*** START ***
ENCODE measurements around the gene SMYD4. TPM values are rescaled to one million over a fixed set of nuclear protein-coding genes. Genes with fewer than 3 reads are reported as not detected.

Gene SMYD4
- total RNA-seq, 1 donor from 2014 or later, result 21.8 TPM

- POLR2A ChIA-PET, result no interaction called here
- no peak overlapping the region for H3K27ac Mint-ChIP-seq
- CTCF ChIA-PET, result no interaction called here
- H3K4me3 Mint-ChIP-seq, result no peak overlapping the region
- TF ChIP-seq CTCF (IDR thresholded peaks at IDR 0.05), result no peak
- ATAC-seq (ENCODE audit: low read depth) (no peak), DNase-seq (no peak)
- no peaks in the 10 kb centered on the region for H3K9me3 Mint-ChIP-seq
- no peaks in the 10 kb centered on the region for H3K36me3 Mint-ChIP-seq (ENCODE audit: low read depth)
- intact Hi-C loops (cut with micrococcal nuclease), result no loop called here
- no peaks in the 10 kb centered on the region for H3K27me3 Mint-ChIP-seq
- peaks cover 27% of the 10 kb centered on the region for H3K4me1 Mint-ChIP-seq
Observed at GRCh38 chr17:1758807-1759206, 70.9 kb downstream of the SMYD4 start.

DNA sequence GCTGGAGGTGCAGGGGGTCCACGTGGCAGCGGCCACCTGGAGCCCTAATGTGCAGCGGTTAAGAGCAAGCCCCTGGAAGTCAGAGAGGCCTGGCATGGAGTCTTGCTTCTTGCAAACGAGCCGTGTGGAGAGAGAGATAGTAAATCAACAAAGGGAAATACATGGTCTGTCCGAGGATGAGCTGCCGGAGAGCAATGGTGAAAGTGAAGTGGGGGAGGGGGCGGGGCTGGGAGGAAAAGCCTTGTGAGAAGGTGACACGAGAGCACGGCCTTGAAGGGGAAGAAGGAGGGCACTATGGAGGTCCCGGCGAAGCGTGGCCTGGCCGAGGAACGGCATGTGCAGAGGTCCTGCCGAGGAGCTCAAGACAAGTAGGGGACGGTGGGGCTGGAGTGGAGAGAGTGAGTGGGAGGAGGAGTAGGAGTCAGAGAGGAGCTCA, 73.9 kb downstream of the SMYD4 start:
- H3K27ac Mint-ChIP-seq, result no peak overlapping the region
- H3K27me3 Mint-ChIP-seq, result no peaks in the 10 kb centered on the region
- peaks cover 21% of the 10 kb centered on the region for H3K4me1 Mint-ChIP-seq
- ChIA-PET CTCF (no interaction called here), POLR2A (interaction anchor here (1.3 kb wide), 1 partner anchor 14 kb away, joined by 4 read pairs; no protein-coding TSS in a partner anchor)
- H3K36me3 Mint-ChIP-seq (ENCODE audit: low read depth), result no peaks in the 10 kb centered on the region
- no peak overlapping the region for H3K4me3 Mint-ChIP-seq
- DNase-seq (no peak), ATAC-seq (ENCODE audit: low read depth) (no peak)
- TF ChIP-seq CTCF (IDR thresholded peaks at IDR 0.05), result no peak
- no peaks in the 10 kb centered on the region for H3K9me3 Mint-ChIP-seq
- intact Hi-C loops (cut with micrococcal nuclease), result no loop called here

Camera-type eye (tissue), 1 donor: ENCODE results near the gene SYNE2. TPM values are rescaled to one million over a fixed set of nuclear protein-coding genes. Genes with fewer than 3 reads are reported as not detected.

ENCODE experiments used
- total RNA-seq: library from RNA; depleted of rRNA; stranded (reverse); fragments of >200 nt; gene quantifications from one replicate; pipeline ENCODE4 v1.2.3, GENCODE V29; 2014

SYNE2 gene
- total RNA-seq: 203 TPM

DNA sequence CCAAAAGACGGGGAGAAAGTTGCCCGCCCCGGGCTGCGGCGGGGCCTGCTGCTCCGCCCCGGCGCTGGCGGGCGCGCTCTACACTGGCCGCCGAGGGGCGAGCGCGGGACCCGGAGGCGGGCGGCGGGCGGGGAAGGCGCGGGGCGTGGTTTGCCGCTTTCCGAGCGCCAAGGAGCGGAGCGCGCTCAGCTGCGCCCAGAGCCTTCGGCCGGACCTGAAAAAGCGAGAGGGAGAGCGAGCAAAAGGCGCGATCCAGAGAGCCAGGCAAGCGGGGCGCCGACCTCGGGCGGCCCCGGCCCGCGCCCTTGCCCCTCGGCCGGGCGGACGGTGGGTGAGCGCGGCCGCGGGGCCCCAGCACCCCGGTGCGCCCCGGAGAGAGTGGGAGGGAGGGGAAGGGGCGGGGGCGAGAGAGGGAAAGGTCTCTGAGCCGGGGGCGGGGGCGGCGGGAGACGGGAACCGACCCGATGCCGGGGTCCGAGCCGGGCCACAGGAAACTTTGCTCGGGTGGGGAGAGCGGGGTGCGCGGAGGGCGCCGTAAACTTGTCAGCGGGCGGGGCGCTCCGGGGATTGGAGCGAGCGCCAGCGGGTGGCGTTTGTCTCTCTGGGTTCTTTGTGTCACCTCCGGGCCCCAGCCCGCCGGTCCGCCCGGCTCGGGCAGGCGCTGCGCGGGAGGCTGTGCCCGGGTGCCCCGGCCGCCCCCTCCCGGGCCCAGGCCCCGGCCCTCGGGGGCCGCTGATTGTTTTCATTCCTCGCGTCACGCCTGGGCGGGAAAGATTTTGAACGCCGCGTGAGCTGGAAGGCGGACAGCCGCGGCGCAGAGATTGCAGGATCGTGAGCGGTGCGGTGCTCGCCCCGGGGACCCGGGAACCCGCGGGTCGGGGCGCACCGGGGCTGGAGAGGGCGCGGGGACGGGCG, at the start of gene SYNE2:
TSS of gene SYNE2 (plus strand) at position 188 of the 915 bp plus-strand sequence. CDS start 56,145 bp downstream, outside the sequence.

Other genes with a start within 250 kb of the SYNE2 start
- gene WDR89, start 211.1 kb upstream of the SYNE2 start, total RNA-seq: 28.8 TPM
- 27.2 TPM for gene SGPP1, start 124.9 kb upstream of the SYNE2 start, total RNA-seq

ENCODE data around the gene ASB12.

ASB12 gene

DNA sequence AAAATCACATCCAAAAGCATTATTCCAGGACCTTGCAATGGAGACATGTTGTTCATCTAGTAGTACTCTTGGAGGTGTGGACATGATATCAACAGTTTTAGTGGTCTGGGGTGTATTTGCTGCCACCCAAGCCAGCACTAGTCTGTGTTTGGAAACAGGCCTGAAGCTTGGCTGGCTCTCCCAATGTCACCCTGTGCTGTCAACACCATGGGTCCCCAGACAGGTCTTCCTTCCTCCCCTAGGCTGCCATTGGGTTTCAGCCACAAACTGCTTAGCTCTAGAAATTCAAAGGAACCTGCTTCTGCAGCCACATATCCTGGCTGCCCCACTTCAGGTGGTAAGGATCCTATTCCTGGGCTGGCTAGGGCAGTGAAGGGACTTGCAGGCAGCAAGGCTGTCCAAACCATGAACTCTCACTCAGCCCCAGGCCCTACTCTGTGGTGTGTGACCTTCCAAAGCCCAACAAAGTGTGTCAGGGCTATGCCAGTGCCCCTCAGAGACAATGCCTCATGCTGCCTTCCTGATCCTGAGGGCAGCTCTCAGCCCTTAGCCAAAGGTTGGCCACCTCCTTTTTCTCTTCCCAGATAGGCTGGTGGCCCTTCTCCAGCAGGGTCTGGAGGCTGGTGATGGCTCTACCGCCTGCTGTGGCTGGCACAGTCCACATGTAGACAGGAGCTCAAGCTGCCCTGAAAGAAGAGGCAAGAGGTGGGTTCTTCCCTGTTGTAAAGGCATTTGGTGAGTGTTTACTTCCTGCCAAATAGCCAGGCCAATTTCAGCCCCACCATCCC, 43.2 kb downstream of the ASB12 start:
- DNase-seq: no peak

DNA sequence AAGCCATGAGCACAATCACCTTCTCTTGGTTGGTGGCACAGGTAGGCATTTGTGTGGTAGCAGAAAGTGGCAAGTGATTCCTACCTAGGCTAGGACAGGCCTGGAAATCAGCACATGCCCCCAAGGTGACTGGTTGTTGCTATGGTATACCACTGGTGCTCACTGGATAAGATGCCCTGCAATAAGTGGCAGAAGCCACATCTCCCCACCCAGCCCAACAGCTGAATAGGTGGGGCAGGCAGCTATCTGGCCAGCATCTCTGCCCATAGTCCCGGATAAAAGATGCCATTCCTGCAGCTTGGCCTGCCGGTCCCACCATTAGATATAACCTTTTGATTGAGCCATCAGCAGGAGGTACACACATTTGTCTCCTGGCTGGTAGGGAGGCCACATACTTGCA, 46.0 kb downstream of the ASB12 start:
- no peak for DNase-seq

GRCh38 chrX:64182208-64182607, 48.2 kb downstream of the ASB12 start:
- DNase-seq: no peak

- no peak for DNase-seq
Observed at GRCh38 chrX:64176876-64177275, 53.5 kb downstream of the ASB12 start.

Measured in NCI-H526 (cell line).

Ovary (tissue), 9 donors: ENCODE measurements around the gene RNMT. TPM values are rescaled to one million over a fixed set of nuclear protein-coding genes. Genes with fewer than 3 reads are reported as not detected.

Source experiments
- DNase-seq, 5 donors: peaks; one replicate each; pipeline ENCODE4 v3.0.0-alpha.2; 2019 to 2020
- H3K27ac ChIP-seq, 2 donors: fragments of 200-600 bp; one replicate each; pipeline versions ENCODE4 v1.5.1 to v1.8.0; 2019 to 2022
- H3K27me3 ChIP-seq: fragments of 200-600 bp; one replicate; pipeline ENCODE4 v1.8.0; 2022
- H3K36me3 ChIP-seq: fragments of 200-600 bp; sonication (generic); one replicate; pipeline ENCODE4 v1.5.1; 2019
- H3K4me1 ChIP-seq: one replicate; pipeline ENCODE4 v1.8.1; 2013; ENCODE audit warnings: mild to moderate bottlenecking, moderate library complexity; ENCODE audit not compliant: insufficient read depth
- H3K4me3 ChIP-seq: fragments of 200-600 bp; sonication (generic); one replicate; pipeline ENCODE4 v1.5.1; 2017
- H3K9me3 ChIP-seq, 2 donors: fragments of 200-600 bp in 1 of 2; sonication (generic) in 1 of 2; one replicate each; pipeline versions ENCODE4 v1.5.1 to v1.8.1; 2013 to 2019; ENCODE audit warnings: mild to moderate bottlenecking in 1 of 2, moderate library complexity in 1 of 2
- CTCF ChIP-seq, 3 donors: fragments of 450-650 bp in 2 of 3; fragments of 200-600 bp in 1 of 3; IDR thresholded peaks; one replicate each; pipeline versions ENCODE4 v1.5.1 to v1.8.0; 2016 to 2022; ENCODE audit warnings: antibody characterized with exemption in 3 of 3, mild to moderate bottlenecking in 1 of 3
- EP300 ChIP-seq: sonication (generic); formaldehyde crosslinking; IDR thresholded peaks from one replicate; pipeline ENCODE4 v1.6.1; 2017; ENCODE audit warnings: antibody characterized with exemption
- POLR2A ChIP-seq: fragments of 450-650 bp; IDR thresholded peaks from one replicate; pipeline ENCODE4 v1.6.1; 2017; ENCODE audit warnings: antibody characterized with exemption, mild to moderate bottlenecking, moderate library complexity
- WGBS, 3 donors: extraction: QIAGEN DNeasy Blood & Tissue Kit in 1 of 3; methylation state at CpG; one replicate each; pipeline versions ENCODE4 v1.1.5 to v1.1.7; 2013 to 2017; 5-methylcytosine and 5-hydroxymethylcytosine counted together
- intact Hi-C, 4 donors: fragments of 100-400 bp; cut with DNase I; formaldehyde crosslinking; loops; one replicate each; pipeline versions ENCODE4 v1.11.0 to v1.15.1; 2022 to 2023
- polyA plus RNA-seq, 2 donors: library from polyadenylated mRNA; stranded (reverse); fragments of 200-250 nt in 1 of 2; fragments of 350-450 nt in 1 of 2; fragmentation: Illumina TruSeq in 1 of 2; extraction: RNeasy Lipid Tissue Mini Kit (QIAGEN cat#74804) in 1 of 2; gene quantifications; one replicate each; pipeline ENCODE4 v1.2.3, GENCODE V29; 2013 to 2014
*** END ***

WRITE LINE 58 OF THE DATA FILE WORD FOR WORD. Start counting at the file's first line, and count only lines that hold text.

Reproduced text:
- EP300 ChIP-seq: sonication (generic); formaldehyde crosslinking; IDR thresholded peaks from one replicate; pipeline ENCODE4 v1.6.1; 2017; ENCODE audit warnings: antibody characterized with exemption